Sunday, September 25, 2005

The Patry Copyright Blog: Google Revisited

William Patry revises his stance with regard to the Google Library project, indicating that he views the project as providing a helpful service to researchers and the authors and publishers. In no way, as the project is conceived does it harm the authors and publishers. More intriguing is his attack on the way the Fair Use Doctrine is defined:
The Patry Copyright Blog: Google Revisited: "I have increasingly come to find the traditional four factor fair use analysis not only unhelpful, but harmful to looking at uses that may promote the progress of science and not injure copyright owners' interests. We would have been much better off had the 1976 Act simply said in Section 107 'Notwithstanding the provisions of Section 106, the fair use of a copyrighted work is not an infringement.' Putting four factors in the statute has made courts and the rest of us think that Section 107 either 'codifies' fair use (it doesn't), define fair use (no again), or somehow provide a way in a real case to assist in determining the outcome, and here I would say the statute does the most harm: the temptation is almost overwhelming to run through the factors, cite previous decisions about how and what the factor entails, is to be weighed etc. and then to tally up who was naughty and who was nice and to what degree. That's an artificial approach and maybe intellectually dishonest in some cases if we reach a conclusion first and then fill in the 'reasoning' afterwards. That's what I did in my Thursday posting."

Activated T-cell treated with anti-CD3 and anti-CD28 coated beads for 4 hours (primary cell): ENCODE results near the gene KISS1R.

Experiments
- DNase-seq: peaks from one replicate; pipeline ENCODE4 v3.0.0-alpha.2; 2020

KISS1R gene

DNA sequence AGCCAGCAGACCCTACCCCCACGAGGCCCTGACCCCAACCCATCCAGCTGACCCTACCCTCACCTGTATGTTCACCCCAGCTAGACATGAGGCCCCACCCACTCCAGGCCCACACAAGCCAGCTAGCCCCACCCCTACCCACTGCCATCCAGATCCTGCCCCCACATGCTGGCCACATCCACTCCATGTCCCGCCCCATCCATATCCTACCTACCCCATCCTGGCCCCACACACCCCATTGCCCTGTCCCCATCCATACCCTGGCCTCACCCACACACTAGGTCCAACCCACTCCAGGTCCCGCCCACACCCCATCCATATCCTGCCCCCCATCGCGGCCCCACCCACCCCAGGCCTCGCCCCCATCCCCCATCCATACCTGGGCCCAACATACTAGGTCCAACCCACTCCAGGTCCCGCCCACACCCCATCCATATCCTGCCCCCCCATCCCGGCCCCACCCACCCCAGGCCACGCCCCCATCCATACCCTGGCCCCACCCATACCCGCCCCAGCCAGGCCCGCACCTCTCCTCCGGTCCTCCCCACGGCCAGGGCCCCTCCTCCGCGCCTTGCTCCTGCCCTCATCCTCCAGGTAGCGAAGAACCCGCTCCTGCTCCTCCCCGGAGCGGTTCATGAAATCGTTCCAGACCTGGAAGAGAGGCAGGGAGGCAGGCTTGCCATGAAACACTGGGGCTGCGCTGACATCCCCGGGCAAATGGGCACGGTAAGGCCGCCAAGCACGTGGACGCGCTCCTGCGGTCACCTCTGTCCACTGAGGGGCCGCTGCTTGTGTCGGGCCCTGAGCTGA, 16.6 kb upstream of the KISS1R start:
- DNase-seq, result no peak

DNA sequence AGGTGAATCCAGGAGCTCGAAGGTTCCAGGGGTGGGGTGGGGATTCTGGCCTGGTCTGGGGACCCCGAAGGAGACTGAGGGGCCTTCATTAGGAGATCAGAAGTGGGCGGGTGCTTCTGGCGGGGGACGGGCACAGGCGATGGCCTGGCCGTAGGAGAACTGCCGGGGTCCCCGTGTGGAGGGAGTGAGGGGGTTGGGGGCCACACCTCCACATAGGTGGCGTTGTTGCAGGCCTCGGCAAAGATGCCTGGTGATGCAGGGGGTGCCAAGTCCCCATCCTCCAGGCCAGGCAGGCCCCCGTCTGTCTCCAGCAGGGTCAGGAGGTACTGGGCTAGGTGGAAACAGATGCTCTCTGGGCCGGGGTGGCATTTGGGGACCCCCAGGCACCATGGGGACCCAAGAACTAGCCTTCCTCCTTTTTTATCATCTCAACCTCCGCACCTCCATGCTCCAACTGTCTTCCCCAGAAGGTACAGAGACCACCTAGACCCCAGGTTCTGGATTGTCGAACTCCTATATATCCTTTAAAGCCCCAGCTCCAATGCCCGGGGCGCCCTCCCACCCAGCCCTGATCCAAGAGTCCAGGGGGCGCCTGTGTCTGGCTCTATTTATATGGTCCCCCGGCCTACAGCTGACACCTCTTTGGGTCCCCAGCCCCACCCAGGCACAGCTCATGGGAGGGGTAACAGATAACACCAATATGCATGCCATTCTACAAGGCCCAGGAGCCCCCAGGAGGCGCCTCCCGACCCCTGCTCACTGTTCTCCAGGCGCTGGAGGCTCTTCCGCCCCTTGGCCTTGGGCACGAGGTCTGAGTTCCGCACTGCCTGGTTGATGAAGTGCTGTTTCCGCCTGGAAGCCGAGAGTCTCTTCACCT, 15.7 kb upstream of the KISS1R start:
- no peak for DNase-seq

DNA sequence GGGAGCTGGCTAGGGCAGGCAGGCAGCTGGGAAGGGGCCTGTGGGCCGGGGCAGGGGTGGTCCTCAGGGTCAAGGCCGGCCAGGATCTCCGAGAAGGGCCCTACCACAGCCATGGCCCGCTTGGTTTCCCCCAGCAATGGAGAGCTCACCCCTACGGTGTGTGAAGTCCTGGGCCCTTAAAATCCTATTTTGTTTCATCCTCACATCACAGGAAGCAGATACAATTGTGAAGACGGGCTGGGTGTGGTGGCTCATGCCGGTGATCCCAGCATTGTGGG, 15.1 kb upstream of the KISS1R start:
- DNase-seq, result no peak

I'm hoping a court ruling will bring clarity to copyright law in a digital environment. I hadn't thought about the possibility of a redefinition of Fair Use...